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The Stigma of Enabling Behaviors

Written by: Maria A. Avila, LMFT, MCAP

Many of us are all too familiar with the concept that came out in the 1980s that described how family members perpetuated the vicious cycle of addiction. “Enabling” behaviors offered examples of how families responded and coped with their loved one’s struggle with substance use disorders and how it fed the destructive path of the person struggling with dependency issues. We have come to understand reasons why families continue to engage in these behaviors, many times knowing full well how detrimental it could be to the recovery process. Nevertheless, this concept warrants further inquiry to improve our understanding of families’ resistance and the dilemmas that keep them from changing despite their better judgment. A better appreciation of this struggle may serve to elicit more cooperation in working with such families.

Doing for others what they can do for themselves is a common definition of enabling in the addiction world. Do we always know what the dependent is capable of, especially under the influence of mood- altering chemicals? The ultimate family fear is pulling out of this enabling process and having their loved one die as a result. This is a very real and valid fear. The longer the rescuing continues, the greater the chances of this happening.

If one’s irresponsibility has been facilitated for so long that the progression of addiction has taken hold over one’s neurochemistry, the person may not be able to make decisions that will result in asking for help. At what point should the family step in, and how should it? Would pulling back and letting the loved one face the consequences of their actions at certain points be appropriate? Families struggle to accept that not taking action at times would be the helpful thing to do. They see this as a form of abandoning the person they love.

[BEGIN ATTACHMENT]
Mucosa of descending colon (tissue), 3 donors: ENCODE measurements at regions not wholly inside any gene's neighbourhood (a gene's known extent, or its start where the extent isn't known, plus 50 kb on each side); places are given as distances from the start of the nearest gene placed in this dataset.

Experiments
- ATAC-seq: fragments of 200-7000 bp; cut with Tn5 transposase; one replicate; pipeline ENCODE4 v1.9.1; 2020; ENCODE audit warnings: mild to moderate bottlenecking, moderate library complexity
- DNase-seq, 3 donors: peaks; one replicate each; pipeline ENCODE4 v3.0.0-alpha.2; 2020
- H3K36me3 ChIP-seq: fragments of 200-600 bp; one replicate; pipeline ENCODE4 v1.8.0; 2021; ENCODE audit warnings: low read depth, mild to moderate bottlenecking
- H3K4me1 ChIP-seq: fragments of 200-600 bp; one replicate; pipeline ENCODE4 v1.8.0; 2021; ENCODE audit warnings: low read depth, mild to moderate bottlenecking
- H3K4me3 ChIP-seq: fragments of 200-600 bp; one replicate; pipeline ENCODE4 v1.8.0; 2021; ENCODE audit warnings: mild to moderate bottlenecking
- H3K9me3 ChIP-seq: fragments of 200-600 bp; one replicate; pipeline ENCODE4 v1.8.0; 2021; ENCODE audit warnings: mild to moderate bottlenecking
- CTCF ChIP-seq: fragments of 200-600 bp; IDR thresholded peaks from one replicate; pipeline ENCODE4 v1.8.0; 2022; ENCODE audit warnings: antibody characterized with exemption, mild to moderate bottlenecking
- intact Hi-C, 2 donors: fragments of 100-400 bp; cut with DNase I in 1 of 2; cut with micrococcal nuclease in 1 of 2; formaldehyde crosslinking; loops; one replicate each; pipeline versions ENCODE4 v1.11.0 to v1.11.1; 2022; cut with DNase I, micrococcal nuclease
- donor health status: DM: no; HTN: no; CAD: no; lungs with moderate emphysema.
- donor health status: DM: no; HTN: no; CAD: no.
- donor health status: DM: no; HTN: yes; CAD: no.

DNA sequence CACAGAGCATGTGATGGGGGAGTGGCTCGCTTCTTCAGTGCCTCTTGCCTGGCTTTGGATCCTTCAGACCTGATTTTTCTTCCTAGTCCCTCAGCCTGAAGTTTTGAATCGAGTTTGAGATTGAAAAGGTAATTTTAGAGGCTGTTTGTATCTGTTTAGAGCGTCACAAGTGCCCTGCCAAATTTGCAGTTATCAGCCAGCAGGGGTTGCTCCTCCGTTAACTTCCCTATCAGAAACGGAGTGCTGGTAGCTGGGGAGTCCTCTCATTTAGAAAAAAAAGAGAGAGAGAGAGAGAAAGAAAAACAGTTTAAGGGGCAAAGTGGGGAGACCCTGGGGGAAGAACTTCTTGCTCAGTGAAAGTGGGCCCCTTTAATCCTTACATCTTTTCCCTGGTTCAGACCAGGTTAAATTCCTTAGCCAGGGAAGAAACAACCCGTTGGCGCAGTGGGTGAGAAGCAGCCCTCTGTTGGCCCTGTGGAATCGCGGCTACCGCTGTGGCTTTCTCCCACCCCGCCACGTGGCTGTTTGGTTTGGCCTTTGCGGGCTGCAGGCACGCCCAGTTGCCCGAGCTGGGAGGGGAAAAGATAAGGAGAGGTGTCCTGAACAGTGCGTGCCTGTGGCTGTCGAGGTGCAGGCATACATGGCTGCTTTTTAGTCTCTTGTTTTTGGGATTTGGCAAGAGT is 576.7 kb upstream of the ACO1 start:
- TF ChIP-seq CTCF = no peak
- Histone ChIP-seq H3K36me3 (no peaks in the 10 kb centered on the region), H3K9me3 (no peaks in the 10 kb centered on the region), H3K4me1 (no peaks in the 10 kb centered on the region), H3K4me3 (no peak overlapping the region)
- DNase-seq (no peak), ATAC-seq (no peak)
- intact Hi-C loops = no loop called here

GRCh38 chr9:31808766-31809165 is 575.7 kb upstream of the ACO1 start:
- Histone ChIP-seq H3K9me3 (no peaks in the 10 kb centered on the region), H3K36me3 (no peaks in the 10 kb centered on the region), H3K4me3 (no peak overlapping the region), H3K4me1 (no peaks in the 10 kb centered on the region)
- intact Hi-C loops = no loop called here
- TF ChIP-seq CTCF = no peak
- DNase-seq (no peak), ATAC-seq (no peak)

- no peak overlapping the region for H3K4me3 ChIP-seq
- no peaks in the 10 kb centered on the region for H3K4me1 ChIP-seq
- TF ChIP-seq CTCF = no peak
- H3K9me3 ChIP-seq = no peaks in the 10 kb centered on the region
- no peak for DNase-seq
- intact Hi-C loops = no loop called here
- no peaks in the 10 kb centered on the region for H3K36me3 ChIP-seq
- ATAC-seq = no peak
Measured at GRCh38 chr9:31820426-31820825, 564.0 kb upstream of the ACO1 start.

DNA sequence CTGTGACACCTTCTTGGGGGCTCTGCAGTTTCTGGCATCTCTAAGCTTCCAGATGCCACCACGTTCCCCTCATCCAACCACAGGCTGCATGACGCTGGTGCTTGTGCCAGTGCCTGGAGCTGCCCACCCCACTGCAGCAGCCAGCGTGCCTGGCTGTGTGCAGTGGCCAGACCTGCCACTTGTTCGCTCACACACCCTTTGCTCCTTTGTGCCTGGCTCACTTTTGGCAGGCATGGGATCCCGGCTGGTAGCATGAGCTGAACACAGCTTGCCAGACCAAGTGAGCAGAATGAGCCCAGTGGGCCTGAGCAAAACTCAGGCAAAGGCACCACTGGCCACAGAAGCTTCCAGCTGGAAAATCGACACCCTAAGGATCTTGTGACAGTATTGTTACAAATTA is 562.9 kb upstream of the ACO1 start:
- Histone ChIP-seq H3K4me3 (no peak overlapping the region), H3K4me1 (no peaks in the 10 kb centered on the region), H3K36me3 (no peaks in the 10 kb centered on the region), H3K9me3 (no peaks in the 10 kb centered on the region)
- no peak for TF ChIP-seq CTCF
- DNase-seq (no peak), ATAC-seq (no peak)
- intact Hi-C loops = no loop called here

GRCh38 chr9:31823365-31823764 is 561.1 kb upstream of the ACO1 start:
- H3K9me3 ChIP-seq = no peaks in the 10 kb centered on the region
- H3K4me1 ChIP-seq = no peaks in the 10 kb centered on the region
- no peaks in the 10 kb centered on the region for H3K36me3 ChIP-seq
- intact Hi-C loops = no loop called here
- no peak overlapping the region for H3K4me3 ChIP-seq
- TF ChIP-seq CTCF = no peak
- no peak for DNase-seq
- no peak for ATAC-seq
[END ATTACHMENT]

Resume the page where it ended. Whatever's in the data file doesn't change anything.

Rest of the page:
Neurobiology has shown us how addiction works in the brain, how it hijacks the reward pathway and reinforces destructive behaviors. The power of addiction can be so strong that it has gotten families to take over the responsibilities of the dependent when they are unable to. Recognizing when their loved one can begin to make decisions and take control of their life is critical.

If we believe that chemical impairment takes away choice from a person with moderate to severe substance use disorder, then it is up to the family to take control and make decisions for the person who is unable to at that time. The valuable question then becomes how to take over. An intervention, if the dependent person is not ready and not able to because of impairment, could be to have legal action enforced to get the necessary help. Although radical for many, this could provide an opportunity for recovery without further risks.

The challenge for professionals in working with families is to help them recognize the types of interventions necessary and when to implement them. To tell families to stop enabling is like saying to the dependent, “Just say no to drugs.” Neither is helpful. The question should no longer be, “Do I enable or not?”, but rather, “When and how should I enable?”

There can be a fine line in knowing when to step in and when to pull back. This dance is the key to facilitating recovery. It can be further complicated when boundaries are blurred, non-existent or a family’s self-esteem has been affected by previous destructive interactions. To some family members, a sense of worthiness comes from ongoing rescuing behaviors, making it painful for them to change these behaviors.

Guidance for Professionals

Professionals have many avenues for decreasing families’ resistance to exploring this struggle. First, validate families’ feelings of the real possibility of loss. Trying to convince them that they will lose their loved one, even if they continue to enable, shuts them down from further discussion. The reality is that we do not really know what can happen if families discontinue enabling at some point with certain people. Generally, the quicker these behaviors stop, the better chance for recovery, yet families’ fears prevent them from seeing this.